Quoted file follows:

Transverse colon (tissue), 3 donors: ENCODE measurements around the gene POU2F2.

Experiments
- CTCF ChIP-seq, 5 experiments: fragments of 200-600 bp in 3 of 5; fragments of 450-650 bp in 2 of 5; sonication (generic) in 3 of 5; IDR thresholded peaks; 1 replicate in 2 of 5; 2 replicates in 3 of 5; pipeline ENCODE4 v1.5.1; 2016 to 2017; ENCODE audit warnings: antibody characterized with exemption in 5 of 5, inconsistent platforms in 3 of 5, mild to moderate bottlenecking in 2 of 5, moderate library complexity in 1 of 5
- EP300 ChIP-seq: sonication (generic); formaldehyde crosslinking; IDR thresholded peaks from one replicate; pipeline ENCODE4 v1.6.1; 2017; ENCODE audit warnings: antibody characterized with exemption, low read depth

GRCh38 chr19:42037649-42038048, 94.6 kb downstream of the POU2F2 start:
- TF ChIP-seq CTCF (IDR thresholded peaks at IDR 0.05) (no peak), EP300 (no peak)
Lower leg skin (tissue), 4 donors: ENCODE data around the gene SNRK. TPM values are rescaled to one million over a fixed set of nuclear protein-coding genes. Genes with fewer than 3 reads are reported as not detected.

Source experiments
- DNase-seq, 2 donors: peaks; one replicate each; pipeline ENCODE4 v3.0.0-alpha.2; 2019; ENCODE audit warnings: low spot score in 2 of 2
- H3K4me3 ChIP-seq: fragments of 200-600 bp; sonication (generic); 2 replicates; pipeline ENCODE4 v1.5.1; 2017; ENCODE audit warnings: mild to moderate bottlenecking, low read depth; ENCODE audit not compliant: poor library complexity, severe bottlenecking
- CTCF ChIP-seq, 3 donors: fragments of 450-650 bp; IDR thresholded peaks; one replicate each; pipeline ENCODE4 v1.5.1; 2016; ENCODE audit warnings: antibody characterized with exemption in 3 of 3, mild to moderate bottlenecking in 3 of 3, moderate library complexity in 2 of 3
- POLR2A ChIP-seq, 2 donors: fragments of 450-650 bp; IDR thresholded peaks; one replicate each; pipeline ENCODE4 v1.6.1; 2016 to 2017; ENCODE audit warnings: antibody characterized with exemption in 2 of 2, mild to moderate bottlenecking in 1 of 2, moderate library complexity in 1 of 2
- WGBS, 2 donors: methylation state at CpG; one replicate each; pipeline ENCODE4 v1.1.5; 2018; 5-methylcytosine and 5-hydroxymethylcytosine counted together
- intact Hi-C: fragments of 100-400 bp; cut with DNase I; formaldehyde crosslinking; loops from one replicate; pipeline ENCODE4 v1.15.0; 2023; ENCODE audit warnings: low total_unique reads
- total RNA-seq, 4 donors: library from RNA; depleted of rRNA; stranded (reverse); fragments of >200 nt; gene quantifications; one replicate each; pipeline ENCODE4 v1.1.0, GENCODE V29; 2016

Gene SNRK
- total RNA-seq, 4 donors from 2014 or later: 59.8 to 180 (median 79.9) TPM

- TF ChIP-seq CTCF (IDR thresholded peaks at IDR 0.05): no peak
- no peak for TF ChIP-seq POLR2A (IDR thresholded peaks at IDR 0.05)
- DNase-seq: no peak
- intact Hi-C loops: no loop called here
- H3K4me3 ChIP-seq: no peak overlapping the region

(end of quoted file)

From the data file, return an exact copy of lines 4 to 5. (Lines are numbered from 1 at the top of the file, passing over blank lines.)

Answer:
- EP300 ChIP-seq: sonication (generic); formaldehyde crosslinking; IDR thresholded peaks from one replicate; pipeline ENCODE4 v1.6.1; 2017; ENCODE audit warnings: antibody characterized with exemption, low read depth

GRCh38 chr19:42037649-42038048, 94.6 kb downstream of the POU2F2 start: